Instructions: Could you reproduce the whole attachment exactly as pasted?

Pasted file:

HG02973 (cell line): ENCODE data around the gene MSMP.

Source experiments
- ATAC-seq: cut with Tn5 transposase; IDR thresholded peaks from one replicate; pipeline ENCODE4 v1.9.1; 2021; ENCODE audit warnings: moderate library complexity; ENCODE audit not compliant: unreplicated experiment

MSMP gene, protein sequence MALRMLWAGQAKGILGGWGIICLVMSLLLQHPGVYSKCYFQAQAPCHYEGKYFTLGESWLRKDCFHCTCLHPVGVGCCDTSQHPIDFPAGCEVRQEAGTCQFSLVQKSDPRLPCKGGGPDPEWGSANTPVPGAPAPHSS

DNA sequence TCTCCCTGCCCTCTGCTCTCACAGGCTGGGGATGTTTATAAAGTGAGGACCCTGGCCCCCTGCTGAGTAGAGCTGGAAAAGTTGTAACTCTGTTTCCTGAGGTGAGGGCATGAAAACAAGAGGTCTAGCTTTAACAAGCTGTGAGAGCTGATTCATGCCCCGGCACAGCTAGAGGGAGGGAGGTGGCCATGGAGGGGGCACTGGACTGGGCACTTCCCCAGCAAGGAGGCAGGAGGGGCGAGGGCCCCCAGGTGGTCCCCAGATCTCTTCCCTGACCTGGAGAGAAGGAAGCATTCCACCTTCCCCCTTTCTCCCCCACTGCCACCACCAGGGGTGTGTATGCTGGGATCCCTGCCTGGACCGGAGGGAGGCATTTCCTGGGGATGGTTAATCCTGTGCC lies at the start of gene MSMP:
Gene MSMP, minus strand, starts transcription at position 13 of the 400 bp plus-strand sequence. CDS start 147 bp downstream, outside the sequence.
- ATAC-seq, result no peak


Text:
HG02973 (cell line): ENCODE data around the gene MSMP.

Source experiments
- ATAC-seq: cut with Tn5 transposase; IDR thresholded peaks from one replicate; pipeline ENCODE4 v1.9.1; 2021; ENCODE audit warnings: moderate library complexity; ENCODE audit not compliant: unreplicated experiment

MSMP gene, protein sequence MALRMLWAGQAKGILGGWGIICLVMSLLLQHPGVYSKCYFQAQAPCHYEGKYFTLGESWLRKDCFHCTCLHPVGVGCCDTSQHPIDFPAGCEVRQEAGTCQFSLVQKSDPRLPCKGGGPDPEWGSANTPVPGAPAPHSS

DNA sequence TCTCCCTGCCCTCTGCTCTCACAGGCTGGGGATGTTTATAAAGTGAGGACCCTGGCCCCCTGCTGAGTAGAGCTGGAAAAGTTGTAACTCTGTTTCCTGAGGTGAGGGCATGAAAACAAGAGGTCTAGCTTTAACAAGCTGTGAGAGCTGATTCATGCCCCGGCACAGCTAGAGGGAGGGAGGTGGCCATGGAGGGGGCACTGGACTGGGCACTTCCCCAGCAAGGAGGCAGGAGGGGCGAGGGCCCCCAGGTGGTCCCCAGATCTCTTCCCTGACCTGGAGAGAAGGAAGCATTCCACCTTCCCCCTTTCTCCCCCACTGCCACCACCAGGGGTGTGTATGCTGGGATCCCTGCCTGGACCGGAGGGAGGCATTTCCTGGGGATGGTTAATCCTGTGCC lies at the start of gene MSMP:
Gene MSMP, minus strand, starts transcription at position 13 of the 400 bp plus-strand sequence. CDS start 147 bp downstream, outside the sequence.
- ATAC-seq, result no peak